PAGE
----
“So you need a serious rocket engine that can burn through eight tons in only 15 minutes or so, doing the full deorbit burn in an amount of time shorter than the time taken to get too low to control. So the USDV has to be big (lots of propellant) and have a big engine (so big push in a short time), and none of the existing cargo ships have either of those. Hence the need to develop a new vehicle to dispose of the ISS safely.”

History of the ISS

The inception of the ISS was announced by President Ronald Reagan during his State of the Union Address on January 25, 1984, with a commitment for NASA to complete it within a decade. 

The first US component was launched into space on December 4, 1998, and the station became operational two years later. Since the arrival of the first crew in November 2000, the ISS has welcomed more than 250 visitors from 20 countries.

The ISS was initially slated for decommission after 15 years of service, a timeline that has been significantly surpassed. However, due to signs of wear and tear, this iconic structure will finally be decommissioned. 

Responsible agencies

The responsibility for the safe deorbit of the station is a collective effort among five space agencies – NASA, CSA (Canadian Space Agency), ESA (European Space Agency), JAXA (Japan Aerospace Exploration Agency), and the State Space Corporation Roscosmos. Each agency holds accountability for the hardware they have contributed.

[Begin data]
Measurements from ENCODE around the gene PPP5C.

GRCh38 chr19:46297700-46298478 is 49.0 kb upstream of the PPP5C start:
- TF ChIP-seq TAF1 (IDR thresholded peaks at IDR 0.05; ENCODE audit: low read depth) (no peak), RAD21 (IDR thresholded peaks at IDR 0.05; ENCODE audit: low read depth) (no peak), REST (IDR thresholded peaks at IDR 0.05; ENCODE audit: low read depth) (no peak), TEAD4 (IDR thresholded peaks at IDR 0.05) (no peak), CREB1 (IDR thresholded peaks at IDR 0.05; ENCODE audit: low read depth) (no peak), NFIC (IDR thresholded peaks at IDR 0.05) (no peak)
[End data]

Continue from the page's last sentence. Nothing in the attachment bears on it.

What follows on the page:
The ISS, designed for interdependency, relies on this collaborative partnership, with the US, Japan, Canada, and ESA countries committed to its operation through 2030, and Russia until at least 2028.

Decommissioning strategies

NASA evaluated several alternatives for the ISS’ decommissioning, including disassembly and return to Earth, elevation to a higher orbit, or allowing it to decay until it randomly descends to Earth. 

However, these options were ruled out due to the structural design challenges, the need for re-boosting, and potential risks associated with uncontrolled descent.

Transition plan

In anticipation of the ISS’s retirement, NASA has already initiated a transition plan, inviting private companies to conceptualize a new space station. Companies like Axiom Space, Jeff Bezos’ Blue Origin, and Northrup Grumman have expressed interest in operating a commercial station.

“The International Space Station is entering its third and most productive decade as a groundbreaking scientific platform in microgravity. This third decade is one of the results, building on our successful global partnership to verify exploration and human research technologies to support deep space exploration, continue to return medical and environmental benefits to humanity, and lay the groundwork for a commercial future in low-Earth orbit,” concluded Robyn Gatens, the director of ISS.